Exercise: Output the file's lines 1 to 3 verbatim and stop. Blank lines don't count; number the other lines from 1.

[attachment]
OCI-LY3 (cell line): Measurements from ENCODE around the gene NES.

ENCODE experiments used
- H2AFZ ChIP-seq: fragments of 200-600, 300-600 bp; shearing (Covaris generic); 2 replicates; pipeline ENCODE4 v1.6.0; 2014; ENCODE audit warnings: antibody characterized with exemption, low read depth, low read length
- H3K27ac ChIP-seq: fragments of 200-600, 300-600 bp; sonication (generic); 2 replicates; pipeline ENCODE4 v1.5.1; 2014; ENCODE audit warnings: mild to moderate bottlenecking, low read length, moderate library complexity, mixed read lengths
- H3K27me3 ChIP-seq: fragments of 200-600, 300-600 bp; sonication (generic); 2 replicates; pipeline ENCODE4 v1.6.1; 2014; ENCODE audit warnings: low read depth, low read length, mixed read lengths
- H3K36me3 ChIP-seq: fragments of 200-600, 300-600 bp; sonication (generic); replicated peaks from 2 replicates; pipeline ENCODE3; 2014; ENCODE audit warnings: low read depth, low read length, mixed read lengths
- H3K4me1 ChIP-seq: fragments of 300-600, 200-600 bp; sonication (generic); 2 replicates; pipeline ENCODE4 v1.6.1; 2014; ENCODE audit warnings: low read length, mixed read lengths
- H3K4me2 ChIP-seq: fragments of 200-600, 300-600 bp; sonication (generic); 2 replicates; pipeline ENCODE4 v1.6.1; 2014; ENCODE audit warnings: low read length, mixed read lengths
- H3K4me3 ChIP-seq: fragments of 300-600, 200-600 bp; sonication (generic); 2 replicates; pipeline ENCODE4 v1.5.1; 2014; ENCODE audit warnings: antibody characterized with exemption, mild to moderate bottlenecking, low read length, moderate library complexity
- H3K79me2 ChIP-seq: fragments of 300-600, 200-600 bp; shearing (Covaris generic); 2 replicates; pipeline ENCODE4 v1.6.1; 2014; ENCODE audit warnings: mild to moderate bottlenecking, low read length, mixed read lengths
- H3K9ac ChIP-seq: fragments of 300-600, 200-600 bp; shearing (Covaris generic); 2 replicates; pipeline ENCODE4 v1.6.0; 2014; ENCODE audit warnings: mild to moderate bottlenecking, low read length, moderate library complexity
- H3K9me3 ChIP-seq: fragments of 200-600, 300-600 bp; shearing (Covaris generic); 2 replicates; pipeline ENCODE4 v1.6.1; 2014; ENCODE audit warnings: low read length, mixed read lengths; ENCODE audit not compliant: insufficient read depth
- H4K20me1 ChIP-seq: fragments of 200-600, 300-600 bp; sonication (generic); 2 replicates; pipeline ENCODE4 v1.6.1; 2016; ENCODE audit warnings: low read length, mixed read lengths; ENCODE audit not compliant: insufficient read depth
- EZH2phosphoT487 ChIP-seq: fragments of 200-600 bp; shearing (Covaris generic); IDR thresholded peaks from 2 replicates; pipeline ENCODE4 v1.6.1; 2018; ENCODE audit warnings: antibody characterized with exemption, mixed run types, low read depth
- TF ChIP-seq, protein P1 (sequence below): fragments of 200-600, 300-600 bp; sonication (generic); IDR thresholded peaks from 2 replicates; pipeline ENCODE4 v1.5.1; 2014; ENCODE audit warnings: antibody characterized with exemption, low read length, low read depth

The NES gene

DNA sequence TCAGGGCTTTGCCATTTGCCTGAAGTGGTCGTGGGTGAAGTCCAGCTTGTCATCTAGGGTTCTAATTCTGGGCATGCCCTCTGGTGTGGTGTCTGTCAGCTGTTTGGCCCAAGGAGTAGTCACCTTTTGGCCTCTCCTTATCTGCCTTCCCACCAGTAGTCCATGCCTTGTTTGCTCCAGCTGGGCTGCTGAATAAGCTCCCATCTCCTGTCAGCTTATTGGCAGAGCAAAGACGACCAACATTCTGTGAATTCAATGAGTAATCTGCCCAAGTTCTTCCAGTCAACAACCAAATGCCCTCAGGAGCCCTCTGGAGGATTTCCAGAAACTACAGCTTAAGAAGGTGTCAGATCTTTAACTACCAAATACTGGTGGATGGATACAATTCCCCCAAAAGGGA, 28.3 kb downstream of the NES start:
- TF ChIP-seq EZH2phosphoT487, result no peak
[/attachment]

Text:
OCI-LY3 (cell line): Measurements from ENCODE around the gene NES.

ENCODE experiments used
- H2AFZ ChIP-seq: fragments of 200-600, 300-600 bp; shearing (Covaris generic); 2 replicates; pipeline ENCODE4 v1.6.0; 2014; ENCODE audit warnings: antibody characterized with exemption, low read depth, low read length